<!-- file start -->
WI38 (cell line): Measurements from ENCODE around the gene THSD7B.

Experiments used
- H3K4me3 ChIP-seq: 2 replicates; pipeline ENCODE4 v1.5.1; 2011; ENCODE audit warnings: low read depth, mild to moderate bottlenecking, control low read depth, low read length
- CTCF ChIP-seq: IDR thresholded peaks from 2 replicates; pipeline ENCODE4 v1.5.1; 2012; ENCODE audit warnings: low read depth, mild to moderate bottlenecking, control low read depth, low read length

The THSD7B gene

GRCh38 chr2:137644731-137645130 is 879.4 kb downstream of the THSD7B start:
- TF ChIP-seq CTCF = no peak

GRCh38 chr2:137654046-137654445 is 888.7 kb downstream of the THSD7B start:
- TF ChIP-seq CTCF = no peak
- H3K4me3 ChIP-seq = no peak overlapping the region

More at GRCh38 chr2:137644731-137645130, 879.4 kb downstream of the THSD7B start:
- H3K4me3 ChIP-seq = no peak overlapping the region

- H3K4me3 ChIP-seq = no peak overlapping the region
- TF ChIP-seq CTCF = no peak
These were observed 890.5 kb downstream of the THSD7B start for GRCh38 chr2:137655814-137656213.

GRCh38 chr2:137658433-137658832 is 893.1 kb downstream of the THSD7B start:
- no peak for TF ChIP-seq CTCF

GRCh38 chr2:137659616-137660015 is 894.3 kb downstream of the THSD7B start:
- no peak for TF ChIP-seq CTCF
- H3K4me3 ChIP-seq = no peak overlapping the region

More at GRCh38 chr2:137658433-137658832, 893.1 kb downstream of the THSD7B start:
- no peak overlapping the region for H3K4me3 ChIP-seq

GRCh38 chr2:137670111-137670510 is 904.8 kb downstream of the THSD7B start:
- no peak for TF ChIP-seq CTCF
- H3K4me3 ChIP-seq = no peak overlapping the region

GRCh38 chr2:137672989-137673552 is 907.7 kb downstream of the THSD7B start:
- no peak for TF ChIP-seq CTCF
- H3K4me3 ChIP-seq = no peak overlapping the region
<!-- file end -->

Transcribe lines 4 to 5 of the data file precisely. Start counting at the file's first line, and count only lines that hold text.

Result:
- CTCF ChIP-seq: IDR thresholded peaks from 2 replicates; pipeline ENCODE4 v1.5.1; 2012; ENCODE audit warnings: low read depth, mild to moderate bottlenecking, control low read depth, low read length

The THSD7B gene